Planet of the Apes Made Me a Librarian

By Terry M. 

As a young man, a boy really, I LOVED the original Planet of the Apes movie.One Saturday afternoon, I was watching it for the umpteenth time and for some reason this time, I did not want it to end. It was that day, that maleficent fall almost snowy day I became a credit reader. While reading the closing credits, I made a discovery – I discovered that the film was based on a book, by Pierre Boulle. I immediately jumped up and ran throughout the house in search of my father. I found him in the kitchen. The next room over from which I had originally started my paternal hunt. With an outrageous sense of urgency I yelled, “Dad we have to go to the mall.” He withdrew his head from the refrigerator and while slowly turning to face me he closed the fridge door. Once we were face to face he casually tossed the bag o’ turkey he had retrieved on the kitchen table and said, “Why?”

I became apoplectic…and yet managed to calm myself enough to say , “MY MOVIE, its based on a book and I want to read it!” It goes without saying he knew what I meant by MY MOVIE, or upon reflection, he didn’t care.

So there we were in the kitchen, I was practically soiling myself with glee and unnecessary fervor and my dad, who was about to make himself some well deserved Saturday afternoon the chores are done lunch. Staring at me. Staring at the youngest of six children he had to put through college. After a moment of what I can only assume was significant borderline religious contemplation he said, “Why don’t we go to the library, they’ll have it, they have everything.”
Frankly I didn’t care weather I owned the book, I just wanted to read it. It would be another ten or so years before bibliomania lock me in her vociferous grasp.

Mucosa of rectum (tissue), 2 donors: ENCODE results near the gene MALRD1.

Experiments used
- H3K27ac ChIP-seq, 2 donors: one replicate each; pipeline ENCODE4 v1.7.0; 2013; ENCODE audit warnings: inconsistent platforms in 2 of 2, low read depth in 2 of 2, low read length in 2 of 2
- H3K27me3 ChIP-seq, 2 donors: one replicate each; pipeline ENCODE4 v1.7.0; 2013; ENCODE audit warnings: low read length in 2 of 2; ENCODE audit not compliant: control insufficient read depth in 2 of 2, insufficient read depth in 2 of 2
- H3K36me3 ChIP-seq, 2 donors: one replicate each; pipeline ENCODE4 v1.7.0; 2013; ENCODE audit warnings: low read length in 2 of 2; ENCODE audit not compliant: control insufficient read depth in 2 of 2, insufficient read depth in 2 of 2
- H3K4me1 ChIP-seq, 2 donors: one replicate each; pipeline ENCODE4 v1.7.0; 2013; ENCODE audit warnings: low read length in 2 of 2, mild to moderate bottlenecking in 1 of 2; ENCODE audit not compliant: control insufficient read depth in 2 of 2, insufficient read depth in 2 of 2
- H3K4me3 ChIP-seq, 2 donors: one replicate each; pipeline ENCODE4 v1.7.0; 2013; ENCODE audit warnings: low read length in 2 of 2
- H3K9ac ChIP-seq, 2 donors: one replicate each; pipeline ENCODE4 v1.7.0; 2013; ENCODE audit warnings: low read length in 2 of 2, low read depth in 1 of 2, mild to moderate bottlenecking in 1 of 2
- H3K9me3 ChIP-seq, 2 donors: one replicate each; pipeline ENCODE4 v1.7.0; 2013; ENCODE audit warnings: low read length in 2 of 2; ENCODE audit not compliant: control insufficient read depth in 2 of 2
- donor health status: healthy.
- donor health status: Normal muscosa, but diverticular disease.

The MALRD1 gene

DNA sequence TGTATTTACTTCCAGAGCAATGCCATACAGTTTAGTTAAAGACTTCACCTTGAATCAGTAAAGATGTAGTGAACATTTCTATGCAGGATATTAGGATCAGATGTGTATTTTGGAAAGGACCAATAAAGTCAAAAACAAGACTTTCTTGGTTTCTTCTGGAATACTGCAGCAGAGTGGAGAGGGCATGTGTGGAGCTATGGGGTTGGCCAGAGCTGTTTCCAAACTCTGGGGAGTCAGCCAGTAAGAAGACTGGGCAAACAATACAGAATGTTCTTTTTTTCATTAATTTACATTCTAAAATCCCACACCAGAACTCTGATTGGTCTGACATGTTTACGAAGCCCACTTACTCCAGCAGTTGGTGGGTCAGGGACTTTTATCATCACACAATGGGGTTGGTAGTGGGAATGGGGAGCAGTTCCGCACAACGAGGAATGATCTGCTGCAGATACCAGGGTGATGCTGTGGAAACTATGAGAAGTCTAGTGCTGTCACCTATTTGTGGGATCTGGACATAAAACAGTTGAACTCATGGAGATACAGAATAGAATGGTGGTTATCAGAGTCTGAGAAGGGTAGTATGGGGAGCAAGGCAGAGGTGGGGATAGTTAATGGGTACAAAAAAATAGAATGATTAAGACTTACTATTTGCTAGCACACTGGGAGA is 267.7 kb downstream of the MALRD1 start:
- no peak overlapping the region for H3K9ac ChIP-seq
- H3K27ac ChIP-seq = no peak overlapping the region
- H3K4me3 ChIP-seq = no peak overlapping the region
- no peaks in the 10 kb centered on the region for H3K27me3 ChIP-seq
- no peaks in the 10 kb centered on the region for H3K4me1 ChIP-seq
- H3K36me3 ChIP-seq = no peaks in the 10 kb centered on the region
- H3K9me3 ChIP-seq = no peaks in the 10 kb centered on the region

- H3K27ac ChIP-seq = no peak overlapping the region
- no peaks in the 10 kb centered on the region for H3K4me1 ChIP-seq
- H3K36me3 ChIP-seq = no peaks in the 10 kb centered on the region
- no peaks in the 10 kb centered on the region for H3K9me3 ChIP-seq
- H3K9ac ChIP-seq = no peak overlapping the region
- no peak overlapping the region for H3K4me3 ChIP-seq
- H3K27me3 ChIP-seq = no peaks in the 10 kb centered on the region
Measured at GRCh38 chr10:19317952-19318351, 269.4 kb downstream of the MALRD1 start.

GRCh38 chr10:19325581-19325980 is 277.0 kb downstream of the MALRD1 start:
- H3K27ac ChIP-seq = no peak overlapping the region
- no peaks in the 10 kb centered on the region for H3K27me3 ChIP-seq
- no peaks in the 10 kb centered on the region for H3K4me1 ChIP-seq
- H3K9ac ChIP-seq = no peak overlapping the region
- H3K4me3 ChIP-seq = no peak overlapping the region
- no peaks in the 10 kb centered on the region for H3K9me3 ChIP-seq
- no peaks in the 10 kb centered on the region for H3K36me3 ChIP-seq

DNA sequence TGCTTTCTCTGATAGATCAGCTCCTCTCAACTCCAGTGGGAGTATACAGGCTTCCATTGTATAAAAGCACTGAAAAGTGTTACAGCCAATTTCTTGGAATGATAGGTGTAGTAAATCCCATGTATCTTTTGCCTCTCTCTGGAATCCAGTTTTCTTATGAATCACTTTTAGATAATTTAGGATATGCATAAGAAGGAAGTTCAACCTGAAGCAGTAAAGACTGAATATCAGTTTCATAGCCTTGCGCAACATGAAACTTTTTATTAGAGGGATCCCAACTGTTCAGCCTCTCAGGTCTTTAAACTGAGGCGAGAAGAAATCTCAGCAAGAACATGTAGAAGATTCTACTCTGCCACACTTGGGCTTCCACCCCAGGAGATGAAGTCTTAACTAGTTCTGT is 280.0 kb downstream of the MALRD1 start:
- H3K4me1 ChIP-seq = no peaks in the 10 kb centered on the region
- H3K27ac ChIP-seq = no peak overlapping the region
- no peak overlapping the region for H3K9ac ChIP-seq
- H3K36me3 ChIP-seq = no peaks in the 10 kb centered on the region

“Sure, let’s go. I’ll meet you in the car.” “Wait!” he exasperated, “Ask your brothers & sisters if they need anything to go back.” Dad was not down with overdue fees. They did not…or so I assume , I did not ask. While driving to our local branch my father started to talk. “You know there are two really terrific things about this country.”

Uh oh. “Yeah, Dad? You know if you hurry you can make this light.” He exhaled as he applied the brake saying, “No seriously, think about it. For .29 cents you can put an envelope into a blue box sitting on the street at one end of the country and in a couple of days its going to go to the other side of the country exactly where you wanted it to go!”
“Ah… yeah”
“That is amazing! TWENTY-NINE CENTS!”
You know what the second thing about America is that is equally amazing?”
“The public library. Think about it. Anybody, I don’t care if you are black or white, rich or poor, PhD or never made it out of the third grade, anybody ANY-BODY can walk into any public library and LEARN anything they want!” He waited for that 13 year old me to be suitably impressed, he is still waiting.”
“Seriously you cannot say that about a lot of countries on this planet.” Because I am a little on the denser side of life, it took me about 5 years into my career as a librarian for me to figure out that car ride, that trip to bountiful, is why I am a librarian today. Well that, and the fact that for 9 months out of the year it is colder than it is warmer, and I am not trudging through the snow to bring you your mail – 90% of which you’re going to toss in the garbage.

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